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Archive for April, 2010

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When we run races, we all use a variety of methods to keep us focused and moving.  Sometimes it’s a mantra, like the one I used last February at the Super Sunday 5K/10K.  Sometimes it’s keeping someone in mind who has inspired us.  Sometimes it’s the crowd that pushes us on (Women of Wellesley, you are awesome!).  Sometimes, it’s a game we play with many of our fellow competitors – a game my buddy Mike calls Heroes and Villains.  The thing about this game is that generally only you know that you are playing, despite the fact that many of those around us are unwittingly playing as well.  You pick runners around you that you want to run like (the Heroes) and runners that you want to catch or stay ahead of (the Villains) – check out Mike’s recap of his Boston Marathon and his bitter duel with the Cat in the Hat.

I was floored, flattered and thankful when I received this email yesterday:

$22 to Autism Speaks; you can decide what to write for Providence.

And at the risk of seeming creepy, here’s the story of how I came across your blog & hopefully return the favor you (unwittingly but undoubtedly) did for me on that little jaunt to Boston on 4/19.

A bit of background:

•  An invite & generous sponsorship from my employer secured a charity bib for me to run, so I also began toward the back of the pack (somewhere in the middle of coral 25).

•  For a number of reasons, I’ve been interested in transitioning to barefoot running but decided to hold off until after the marathon. A friend, mid-transition to barefoot himself, asked that I report back on how many barefoot/VFF runners I saw during the race.  My attention was thus double-primed toward anyone in the category (I saw a grand total of three).

•  I run for fun, fitness, mental health, perspective, etc. and while I did have a tiered set of time-related goals, my primary focus was to enjoy my first experience participating in the grand event that is the Boston Marathon.  [Incidentally, goals were (a) beat my fiance’s ex-girlfriend’s time of 4:23 – very mature of me, (b) come as close to 4:00 as possible, and (c) qualify for 2011 – under 3:41] But my approach to the race was pretty much to just go out and run for fun, disregard the clock, and see what happened for me.

Flash forward to Hopkinton.  I always run on the left side of the road, against vehicular traffic, and out of habit I took to the left shoulder from the start.  I also found it easier to weave through the throng from the side than the middle while I sought whatever pace felt right.  About mile 3, I moved inside to allow what turned out to be VFF-wearer #2/RaceMenuSinglet pass ahead.  I had passed the nearly-hobbling VFF #1 (apparently dealing with a pre-existent ankle injury) around mile 1, and this was my first chance to see a minimally-shod stride/running form in action.  I was struck by the runner’s apparent lightness & energetic but graceful stride – a beautiful thing, that forefoot strike, what I took to be joy in running and in the overall experience, and his consistent effort to give a high-five to every child with an extended hand.  With all the anticipatory chatter on the bus about the grueling course, the training, the times, the splits, the will-I-even-make-its, etc., it made me really happy to see someone else seeming to enjoy the gorgeous day, and to love the experience for it’s own sake (and not just the outcome).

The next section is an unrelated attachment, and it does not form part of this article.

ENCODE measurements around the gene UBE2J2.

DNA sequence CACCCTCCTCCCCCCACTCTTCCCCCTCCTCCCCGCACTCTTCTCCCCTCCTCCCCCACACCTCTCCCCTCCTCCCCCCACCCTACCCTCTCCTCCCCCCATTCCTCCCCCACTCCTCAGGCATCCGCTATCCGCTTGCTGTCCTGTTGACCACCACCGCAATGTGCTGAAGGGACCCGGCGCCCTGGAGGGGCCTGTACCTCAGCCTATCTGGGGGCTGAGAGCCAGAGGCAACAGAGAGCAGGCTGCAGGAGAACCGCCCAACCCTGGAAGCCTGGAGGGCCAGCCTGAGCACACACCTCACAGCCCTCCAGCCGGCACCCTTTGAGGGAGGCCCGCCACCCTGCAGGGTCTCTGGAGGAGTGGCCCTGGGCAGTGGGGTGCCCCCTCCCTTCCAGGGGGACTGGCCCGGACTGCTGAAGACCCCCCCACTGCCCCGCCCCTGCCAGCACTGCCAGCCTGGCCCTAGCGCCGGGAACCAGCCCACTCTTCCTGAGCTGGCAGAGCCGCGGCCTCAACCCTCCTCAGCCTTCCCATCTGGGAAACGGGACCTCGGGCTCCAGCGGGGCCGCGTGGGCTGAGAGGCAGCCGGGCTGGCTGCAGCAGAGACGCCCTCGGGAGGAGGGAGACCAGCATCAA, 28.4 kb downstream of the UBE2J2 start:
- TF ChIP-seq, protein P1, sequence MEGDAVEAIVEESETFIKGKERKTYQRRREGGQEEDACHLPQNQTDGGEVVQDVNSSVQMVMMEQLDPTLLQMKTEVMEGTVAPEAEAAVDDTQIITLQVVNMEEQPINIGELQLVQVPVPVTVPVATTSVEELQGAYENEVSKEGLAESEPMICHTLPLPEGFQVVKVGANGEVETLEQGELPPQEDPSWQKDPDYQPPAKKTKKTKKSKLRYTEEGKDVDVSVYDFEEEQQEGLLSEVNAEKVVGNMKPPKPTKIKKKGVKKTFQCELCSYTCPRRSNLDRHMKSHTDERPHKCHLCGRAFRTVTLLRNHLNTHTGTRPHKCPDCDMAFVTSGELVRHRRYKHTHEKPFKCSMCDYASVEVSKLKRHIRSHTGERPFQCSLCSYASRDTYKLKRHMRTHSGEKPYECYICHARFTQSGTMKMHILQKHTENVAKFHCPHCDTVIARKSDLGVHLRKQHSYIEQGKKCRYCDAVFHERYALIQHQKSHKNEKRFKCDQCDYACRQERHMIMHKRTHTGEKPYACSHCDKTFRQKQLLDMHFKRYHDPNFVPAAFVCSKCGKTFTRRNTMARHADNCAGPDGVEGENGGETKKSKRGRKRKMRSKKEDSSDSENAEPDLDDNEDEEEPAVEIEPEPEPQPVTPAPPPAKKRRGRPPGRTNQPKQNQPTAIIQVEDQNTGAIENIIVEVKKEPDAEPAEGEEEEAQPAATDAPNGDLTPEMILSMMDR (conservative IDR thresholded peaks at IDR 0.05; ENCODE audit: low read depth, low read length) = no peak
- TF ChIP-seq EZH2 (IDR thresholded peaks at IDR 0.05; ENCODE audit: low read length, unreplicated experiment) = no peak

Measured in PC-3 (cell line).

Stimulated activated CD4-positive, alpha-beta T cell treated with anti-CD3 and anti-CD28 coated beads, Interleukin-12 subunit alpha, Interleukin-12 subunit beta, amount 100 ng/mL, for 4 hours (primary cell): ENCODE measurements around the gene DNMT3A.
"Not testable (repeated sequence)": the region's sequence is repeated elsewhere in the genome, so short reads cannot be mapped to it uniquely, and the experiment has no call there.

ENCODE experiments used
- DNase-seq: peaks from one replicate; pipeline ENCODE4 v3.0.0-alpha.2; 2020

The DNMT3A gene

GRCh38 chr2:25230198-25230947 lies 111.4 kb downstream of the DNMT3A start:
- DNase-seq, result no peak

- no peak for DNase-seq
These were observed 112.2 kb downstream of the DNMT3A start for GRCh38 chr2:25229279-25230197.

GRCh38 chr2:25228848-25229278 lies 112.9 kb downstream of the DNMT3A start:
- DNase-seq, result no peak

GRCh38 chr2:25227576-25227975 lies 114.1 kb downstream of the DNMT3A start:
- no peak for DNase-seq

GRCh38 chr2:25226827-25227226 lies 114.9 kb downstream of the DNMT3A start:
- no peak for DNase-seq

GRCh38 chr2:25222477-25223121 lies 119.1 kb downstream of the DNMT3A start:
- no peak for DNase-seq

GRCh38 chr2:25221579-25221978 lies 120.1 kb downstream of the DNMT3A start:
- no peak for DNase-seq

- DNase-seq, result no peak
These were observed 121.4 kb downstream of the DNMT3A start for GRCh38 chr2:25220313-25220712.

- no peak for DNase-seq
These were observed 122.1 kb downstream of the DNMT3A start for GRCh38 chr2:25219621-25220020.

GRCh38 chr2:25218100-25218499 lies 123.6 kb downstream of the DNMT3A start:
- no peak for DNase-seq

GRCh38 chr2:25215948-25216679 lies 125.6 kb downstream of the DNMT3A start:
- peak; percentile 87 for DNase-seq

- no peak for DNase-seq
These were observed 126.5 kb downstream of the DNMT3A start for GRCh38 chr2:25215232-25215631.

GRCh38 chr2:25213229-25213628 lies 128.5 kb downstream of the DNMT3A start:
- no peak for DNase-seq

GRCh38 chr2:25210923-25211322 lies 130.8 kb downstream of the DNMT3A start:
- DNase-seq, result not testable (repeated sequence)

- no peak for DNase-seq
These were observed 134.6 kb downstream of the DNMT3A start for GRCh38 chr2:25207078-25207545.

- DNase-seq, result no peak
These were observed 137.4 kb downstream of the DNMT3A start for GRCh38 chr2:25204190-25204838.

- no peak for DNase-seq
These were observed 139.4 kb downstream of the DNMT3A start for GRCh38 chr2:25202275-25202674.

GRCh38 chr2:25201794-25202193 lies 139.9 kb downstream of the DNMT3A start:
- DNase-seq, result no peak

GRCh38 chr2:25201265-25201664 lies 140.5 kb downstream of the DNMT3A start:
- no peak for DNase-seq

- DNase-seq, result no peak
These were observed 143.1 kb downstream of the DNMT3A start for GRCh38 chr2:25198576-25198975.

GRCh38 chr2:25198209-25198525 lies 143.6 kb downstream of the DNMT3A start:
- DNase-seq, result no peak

Water stops aren’t a part of my normal runs, so I passed through most of the initial aid stations without stopping.  After one of these, I found myself somewhere ahead of VFF #2 but continued on at the pace I had adopted.  After another mile or so I encountered VFF #3/VeganShirt, who looked strong but seemed to have a heavier footfall & greater heel/midfoot strike than VFF #2.  His focus seemed different as well.  I followed him for a while, and after a point VFF #2 came from behind again – stride comparison confirmed.  VFF #2 still looked to be going strongly, happily along his way, enjoying himself and the day, and rewarding the outstretched hand of every child lining the street.  It was great.  And so I figured I’d keep pace a while longer, and thus it continued until around mile 11 or 12.

It was then with some disappointment that I let VFF #2 & VFF #3 go on their way:  morning coffee and nerve-driven (fun is fun, but 26.2 is still a goodly distance) pre-run sipping from three bottles of water had me looking for a pit stop.  Unlike the flocks rushing for the woods outside Hopkinton, propriety kept me running until an actual ‘facility’ was readily available – unfortunately short lines don’t always mean short waits, and I lost a solid 4ish minutes.

But I had somewhat locked in on the pace maintained thus far, and fell back in stride pretty easily.  I had no sense of my time, pace, etc., but tried to run hard while staying true to what felt good/right (in spite of the pain setting in) and continue to enjoy the day.  Because who knows what any future holds?  It could be a once-in-a-lifetime experience I was having, and I wanted to be able to look back and love it from beginning to end.